Pheochromocytoma is a rare, usually noncancerous (benign) tumour that develops in an adrenal gland, secreting excess of Catecholamines, Adrenaline and Nor-Adrenaline. Usually, this type of tumour affects one of your two adrenal glands, but it can affect both.
If you have a pheochromocytoma, the tumour releases hormones that cause either episodic or persistent high blood pressure. Untreated, a pheochromocytoma can result in severe or life-threatening damage to other body systems, especially the cardiovascular system.
Phaeochromocytoma is a rare tumor of the adrenal glands where the abnormal cells produce too much of Adrenaline and Nor-adrenaline.
Most people with pheochromocytoma are between the ages of 20 and 50 yrs, but the tumor can develop at any age. Surgical treatment to remove a pheochromocytoma usually returns blood pressure to normal.
What are the symptoms & signs of phaeochromocytoma?
Symptoms are intermittent and may vary from once a month to several times a day with a duration from seconds to hours. With time they tend to get more frequent and more severe.
There are a number of symptoms that may present but the first 4 are in bold as they are almost invariably present:
- Profuse sweating
- High blood pressure
- Sense of doom
- Shortness of breath
What are the necessary investigations?
1. 24 hour urine for VMA/Catecholamines – These hormones are difficult to assay in blood and comes in pulses. That is why 24 hour urine is the best screening test. Sometimes it is requested 2-3 times.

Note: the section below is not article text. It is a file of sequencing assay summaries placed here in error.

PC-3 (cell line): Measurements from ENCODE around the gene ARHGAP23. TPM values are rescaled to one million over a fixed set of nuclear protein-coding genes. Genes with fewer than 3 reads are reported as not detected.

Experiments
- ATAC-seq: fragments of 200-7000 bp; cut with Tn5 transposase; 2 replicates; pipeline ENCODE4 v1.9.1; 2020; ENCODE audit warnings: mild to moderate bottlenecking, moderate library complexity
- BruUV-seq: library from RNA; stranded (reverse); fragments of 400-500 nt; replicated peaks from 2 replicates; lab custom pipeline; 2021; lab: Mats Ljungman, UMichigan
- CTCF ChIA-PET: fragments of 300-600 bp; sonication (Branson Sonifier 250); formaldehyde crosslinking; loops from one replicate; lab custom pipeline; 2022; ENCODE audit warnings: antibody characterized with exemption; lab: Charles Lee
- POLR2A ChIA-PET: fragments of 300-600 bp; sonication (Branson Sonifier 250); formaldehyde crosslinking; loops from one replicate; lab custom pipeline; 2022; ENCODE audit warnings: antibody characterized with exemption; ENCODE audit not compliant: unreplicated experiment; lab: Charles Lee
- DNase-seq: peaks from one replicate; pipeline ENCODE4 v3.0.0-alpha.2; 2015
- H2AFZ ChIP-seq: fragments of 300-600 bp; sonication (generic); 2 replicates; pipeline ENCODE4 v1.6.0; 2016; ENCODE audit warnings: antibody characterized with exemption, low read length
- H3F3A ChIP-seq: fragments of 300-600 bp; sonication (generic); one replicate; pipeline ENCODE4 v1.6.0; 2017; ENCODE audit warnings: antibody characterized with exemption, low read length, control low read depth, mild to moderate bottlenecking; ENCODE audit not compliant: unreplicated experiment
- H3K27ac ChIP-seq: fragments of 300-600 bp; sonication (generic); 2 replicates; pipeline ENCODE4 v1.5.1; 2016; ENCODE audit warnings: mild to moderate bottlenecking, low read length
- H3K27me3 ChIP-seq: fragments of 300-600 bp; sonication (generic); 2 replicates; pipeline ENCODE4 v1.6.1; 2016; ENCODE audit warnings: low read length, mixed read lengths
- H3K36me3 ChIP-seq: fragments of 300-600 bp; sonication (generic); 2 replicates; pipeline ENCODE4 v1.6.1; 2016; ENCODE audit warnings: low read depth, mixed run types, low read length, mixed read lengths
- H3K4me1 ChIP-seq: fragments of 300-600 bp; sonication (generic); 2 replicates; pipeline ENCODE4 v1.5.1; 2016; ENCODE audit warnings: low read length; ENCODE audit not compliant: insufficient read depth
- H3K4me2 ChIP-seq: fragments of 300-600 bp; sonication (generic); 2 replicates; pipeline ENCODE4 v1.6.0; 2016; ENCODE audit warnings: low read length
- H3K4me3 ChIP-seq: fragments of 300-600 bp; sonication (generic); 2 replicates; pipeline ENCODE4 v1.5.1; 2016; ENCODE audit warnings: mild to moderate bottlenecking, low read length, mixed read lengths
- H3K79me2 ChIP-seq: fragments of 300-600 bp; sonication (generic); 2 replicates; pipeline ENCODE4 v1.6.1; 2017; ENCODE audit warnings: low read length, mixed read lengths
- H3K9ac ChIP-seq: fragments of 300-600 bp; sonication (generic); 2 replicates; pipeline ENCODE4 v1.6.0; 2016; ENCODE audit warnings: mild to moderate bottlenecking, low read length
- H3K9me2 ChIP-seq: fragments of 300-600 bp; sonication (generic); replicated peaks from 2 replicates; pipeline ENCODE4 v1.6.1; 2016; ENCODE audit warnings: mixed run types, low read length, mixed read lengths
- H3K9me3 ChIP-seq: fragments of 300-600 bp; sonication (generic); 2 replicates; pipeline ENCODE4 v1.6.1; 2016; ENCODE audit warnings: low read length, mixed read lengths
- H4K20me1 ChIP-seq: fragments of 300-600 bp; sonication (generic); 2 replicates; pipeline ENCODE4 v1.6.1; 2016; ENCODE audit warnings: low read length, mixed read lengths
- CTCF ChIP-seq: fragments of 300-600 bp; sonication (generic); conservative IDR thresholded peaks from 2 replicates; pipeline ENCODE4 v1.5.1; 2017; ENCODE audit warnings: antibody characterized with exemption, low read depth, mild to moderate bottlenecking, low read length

How the Test is performed:
- A 24-hour urine sample is needed. On waking up urinate in the morning and do not collect it. Your time starts now.
- Keep it in a cool place during the collection period.
- Collect all subsequent urine (in the special container) throughout the day and night
- Next day at the same time urinate into the container. This completes your collection.
- Cap the container & return it as instructed.
- Following are to be avoided during the collection for three days prior to the test
- Foods: Coffee, bananas, chocolate, citrus fruits, and vanilla
- Drugs: Levodopa, lithium, aminophylline, clonidine, erythromycin, methyldopa, quinidine, tetracyclines, nitroglycerin, imipramine, phenothiazines, salicylates, metoclopramide, domperidone, hydralazine, decongestants.
2. Imaging: After biochemical confirmation of a tumour, imaging is necessary to locate it.
Tumors can be located using computerized tomography (CT) scan, a magnetic resonance imaging (MRI) scan, or the meta-iodobenzylguanidine (MIBG) a scanning technology that can detect tiny amounts of an injected radioactive compound taken up by certain tumours.
3. Functional scan: This is called MIBG (MetaIodo Benzyl Guanidine) scan or Octrotide scan are helpful to detect small tumours which are not picked up by CT scan or metastasis. Pre-operative identification is of help to plan for surgery.
4. Genetic test: This is one such tumours where genetic studies are recommended, hood news in India we are getting these done now, although costly. Genetic test is also helpful to find out the risk in family members.
How do we treat?
The primary treatment for a pheochromocytoma is surgery to remove the tumour. Sudden release of hormone when Surgeon touched the gland can cause very high BP, so pre-operative preparation is needed.
We suggest getting admitted for 2 days before surgery. They need a long time to follow up with at least a 24-hr urine test once a year.
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